£20000 - £22000 per annum: Recruitment Genius: An Office Furniture Installer /...

Recruitment Genius: Business Development Manager - North West - OTE £40k

£25000 - £40000 per annum: Recruitment Genius: This is a fantastic opportunity...

Day In a Page

Read Next
David Cameron and Ed Miliband officially launched their election campaigns yesterday after Parliament was dissolved  

All-or-nothing simplicities are going to blight this election

John Rentoul

If I Were Prime Minister: Every civil servant would be held accountable by their own civilian 'buddy'

Julia Hobsbawm
No postcode? No vote

Floating voters

How living on a houseboat meant I didn't officially 'exist'
Louis Theroux's affable Englishman routine begins to wear thin

By Reason of Insanity

Louis Theroux's affable Englishman routine begins to wear thin
Power dressing is back – but no shoulderpads!

Power dressing is back

But banish all thoughts of Eighties shoulderpads
Spanish stone-age cave paintings 'under threat' after being re-opened to the public

Spanish stone-age cave paintings in Altamira 'under threat'

Caves were re-opened to the public
'I was the bookies’ favourite to be first to leave the Cabinet'

Vince Cable interview

'I was the bookies’ favourite to be first to leave the Cabinet'
Election 2015: How many of the Government's coalition agreement promises have been kept?

Promises, promises

But how many coalition agreement pledges have been kept?
The Gaza fisherman who built his own reef - and was shot dead there by an Israeli gunboat

The death of a Gaza fisherman

He built his own reef, and was fatally shot there by an Israeli gunboat
Saudi Arabia's airstrikes in Yemen are fuelling the Gulf's fire

Saudi airstrikes are fuelling the Gulf's fire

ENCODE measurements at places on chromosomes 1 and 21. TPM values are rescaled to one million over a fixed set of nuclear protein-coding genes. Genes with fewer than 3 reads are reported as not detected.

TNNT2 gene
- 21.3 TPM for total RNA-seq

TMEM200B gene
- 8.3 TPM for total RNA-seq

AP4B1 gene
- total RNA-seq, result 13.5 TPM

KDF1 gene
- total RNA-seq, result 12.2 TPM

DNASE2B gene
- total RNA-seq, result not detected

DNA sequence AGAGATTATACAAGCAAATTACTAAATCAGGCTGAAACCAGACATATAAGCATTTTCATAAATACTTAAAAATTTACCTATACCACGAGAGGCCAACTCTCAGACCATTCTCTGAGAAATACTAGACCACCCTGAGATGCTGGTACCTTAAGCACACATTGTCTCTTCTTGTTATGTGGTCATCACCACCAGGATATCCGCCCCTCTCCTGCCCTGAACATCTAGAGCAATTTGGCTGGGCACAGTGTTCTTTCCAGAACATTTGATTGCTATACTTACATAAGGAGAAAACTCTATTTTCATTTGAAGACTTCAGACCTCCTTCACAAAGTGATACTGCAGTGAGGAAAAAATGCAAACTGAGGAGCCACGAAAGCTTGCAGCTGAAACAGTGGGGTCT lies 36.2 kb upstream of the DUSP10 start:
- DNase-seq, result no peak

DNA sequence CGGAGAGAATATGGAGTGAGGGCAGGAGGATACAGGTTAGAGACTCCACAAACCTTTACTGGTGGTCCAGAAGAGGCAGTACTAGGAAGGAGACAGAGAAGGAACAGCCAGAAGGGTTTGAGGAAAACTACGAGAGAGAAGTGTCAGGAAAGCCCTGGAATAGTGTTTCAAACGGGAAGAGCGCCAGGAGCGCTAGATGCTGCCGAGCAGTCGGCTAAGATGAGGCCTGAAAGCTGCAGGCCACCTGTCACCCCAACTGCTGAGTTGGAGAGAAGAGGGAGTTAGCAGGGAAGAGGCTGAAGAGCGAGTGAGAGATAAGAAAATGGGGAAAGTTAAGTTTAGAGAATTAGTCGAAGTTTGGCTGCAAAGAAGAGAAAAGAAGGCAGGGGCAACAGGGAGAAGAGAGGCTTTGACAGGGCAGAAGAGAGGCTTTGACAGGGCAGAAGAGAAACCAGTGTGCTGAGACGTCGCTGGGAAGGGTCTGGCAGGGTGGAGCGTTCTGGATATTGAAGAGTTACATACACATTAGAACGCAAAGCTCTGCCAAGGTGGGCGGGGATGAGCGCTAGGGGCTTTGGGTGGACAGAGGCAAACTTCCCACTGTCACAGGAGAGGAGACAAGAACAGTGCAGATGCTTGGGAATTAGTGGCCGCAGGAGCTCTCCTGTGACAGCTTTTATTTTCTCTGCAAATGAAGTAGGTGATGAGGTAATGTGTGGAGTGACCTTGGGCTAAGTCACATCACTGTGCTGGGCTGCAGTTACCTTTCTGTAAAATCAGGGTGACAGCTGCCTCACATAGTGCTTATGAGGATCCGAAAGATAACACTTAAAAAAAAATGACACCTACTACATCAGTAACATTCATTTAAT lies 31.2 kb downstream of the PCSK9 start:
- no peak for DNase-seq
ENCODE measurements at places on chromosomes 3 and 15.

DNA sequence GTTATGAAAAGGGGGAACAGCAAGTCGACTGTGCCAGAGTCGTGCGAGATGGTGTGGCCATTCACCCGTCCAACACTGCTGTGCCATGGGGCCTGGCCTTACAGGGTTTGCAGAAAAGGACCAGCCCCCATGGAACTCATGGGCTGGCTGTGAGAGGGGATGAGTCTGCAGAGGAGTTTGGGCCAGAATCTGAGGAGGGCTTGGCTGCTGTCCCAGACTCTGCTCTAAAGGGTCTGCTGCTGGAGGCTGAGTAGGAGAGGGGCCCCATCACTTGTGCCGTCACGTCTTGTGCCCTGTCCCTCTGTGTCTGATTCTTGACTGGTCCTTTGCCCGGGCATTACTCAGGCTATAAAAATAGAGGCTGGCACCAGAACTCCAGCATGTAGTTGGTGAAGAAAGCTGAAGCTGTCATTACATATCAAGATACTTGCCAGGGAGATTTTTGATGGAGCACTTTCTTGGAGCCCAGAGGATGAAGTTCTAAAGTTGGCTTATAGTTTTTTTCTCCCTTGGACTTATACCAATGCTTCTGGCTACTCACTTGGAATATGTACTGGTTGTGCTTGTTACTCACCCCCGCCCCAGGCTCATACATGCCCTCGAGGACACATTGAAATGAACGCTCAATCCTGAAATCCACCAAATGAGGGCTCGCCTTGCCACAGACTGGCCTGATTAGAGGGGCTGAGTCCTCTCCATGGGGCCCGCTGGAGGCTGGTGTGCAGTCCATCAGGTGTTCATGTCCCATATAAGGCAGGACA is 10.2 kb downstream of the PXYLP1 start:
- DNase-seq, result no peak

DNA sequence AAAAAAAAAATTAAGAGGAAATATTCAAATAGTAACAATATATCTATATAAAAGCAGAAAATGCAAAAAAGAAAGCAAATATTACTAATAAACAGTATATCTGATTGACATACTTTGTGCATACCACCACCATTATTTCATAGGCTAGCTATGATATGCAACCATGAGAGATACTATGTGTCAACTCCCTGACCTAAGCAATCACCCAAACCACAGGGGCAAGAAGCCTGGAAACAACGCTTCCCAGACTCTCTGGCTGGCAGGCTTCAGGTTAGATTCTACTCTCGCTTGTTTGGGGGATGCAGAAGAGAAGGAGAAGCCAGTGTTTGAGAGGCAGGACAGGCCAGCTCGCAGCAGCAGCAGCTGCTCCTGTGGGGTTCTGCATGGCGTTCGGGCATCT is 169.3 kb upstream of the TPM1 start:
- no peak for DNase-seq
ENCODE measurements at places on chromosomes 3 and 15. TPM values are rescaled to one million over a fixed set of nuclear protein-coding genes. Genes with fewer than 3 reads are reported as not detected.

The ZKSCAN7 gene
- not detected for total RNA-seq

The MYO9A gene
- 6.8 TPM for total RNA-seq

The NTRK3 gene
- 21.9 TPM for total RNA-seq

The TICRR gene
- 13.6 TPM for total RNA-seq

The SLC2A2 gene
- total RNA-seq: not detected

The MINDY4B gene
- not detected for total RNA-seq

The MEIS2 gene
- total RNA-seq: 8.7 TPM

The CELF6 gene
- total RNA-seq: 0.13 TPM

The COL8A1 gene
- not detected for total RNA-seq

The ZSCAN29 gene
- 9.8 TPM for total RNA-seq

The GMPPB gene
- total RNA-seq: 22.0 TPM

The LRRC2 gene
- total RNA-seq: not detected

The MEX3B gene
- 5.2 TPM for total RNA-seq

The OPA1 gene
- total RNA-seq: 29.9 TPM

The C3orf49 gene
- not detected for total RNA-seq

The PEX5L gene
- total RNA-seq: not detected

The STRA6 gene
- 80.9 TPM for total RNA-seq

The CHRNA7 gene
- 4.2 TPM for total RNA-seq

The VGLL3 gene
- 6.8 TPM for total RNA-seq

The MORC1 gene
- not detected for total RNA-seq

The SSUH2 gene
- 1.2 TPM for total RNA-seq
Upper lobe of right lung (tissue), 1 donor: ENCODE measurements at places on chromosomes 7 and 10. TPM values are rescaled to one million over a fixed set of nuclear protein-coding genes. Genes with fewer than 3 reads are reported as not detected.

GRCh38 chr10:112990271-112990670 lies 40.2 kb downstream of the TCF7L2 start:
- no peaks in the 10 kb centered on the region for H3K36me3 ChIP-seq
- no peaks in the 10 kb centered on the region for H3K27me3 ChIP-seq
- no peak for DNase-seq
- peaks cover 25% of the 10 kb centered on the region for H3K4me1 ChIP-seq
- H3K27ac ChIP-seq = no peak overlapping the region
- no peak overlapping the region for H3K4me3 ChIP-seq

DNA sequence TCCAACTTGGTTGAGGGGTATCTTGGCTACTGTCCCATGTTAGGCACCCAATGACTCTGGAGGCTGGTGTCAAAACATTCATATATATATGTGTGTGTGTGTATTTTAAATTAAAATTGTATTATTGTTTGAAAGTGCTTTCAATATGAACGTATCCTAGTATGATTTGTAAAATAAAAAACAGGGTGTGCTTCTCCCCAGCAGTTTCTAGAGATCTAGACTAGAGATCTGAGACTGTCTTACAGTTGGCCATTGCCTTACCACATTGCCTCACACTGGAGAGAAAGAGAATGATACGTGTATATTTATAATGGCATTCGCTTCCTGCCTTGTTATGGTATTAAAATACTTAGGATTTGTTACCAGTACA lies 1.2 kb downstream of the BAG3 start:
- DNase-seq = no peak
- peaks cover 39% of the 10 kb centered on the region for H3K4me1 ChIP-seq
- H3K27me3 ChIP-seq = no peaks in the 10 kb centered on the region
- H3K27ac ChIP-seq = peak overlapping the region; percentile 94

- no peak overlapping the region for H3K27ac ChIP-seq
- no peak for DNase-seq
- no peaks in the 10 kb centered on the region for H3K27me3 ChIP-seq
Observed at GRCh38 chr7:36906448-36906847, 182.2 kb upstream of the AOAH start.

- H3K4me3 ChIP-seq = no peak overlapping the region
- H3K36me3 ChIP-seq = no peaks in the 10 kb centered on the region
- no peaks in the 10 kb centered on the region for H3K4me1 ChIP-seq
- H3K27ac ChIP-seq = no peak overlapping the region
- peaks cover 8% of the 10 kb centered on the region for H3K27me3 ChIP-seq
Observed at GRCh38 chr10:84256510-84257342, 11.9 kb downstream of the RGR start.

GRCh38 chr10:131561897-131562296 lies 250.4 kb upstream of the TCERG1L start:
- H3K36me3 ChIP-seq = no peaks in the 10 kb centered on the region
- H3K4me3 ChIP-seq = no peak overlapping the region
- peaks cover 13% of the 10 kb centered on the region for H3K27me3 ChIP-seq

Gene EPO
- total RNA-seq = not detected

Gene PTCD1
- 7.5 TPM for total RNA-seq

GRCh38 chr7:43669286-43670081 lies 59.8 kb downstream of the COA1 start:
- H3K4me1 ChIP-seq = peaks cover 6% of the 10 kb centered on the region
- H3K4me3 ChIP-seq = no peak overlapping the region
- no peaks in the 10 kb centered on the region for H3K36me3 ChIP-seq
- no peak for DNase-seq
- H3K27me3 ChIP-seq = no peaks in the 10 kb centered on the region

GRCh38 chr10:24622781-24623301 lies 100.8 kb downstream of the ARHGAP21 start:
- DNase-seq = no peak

Arab intervention in Yemen risks entrenching Sunni-Shia divide and handing a victory to Isis, says Patrick Cockburn
Zayn Malik's departure from One Direction shows the perils of fame in the age of social media

The only direction Zayn could go

We wince at the anguish of One Direction's fans, but Malik's departure shows the perils of fame in the age of social media
Young Magician of the Year 2015: Meet the schoolgirl from Newcastle who has her heart set on being the competition's first female winner

Spells like teen spirit

A 16-year-old from Newcastle has set her heart on being the first female to win Young Magician of the Year. Jonathan Owen meets her
Jonathan Anderson: If fashion is a cycle, this young man knows just how to ride it

If fashion is a cycle, this young man knows just how to ride it

British designer Jonathan Anderson is putting his stamp on venerable house Loewe
Number plates scheme could provide a licence to offend in the land of the free

Licence to offend in the land of the free

Cash-strapped states have hit on a way of making money out of drivers that may be in collision with the First Amendment, says Rupert Cornwell
From farm to fork: Meet the Cornish fishermen, vegetable-growers and butchers causing a stir in London's top restaurants

From farm to fork in Cornwall

One man is bringing together Cornwall's most accomplished growers, fishermen and butchers with London's best chefs to put the finest, freshest produce on the plates of some of the country’s best restaurants
Robert Parker interview: The world's top wine critic on tasting 10,000 bottles a year, absurd drinking notes and New World wannabes

Robert Parker interview

The world's top wine critic on tasting 10,000 bottles a year, absurd drinking notes and New World wannabes
Don't believe the stereotype - or should you?

Don't believe the stereotype - or should you?

We exaggerate regional traits and turn them into jokes - and those on the receiving end are in on it too, says DJ Taylor